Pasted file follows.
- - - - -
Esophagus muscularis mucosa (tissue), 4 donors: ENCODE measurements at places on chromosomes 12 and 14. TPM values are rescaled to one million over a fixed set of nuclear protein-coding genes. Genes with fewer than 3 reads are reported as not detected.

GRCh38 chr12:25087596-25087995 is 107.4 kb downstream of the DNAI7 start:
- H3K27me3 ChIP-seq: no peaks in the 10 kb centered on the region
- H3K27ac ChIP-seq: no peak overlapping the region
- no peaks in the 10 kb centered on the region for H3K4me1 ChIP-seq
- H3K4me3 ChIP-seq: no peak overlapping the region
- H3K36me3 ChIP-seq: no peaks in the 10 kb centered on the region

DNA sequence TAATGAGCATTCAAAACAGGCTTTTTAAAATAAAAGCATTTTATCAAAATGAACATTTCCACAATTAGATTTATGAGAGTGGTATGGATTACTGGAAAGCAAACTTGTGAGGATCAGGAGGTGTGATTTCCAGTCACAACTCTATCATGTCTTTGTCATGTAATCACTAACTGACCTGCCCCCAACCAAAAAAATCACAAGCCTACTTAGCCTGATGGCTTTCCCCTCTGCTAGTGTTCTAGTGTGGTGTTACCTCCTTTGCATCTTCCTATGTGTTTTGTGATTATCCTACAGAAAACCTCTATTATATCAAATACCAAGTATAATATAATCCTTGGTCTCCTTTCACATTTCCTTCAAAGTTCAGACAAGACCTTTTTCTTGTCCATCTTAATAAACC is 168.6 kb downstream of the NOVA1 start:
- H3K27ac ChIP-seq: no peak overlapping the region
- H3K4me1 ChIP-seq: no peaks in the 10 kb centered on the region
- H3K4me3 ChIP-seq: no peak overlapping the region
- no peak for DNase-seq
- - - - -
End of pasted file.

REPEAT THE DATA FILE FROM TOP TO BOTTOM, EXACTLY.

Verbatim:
Esophagus muscularis mucosa (tissue), 4 donors: ENCODE measurements at places on chromosomes 12 and 14. TPM values are rescaled to one million over a fixed set of nuclear protein-coding genes. Genes with fewer than 3 reads are reported as not detected.

GRCh38 chr12:25087596-25087995 is 107.4 kb downstream of the DNAI7 start:
- H3K27me3 ChIP-seq: no peaks in the 10 kb centered on the region
- H3K27ac ChIP-seq: no peak overlapping the region
- no peaks in the 10 kb centered on the region for H3K4me1 ChIP-seq
- H3K4me3 ChIP-seq: no peak overlapping the region
- H3K36me3 ChIP-seq: no peaks in the 10 kb centered on the region

DNA sequence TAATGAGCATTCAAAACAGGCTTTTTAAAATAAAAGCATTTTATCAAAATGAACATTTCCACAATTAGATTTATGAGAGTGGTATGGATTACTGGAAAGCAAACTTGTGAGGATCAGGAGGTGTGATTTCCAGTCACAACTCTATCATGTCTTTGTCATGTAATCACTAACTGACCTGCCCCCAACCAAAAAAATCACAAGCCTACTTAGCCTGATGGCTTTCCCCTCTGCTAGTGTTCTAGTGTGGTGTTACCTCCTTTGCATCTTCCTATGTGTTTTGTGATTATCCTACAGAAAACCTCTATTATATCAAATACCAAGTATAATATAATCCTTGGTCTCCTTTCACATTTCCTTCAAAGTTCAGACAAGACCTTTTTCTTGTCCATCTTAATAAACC is 168.6 kb downstream of the NOVA1 start:
- H3K27ac ChIP-seq: no peak overlapping the region
- H3K4me1 ChIP-seq: no peaks in the 10 kb centered on the region
- H3K4me3 ChIP-seq: no peak overlapping the region
- no peak for DNase-seq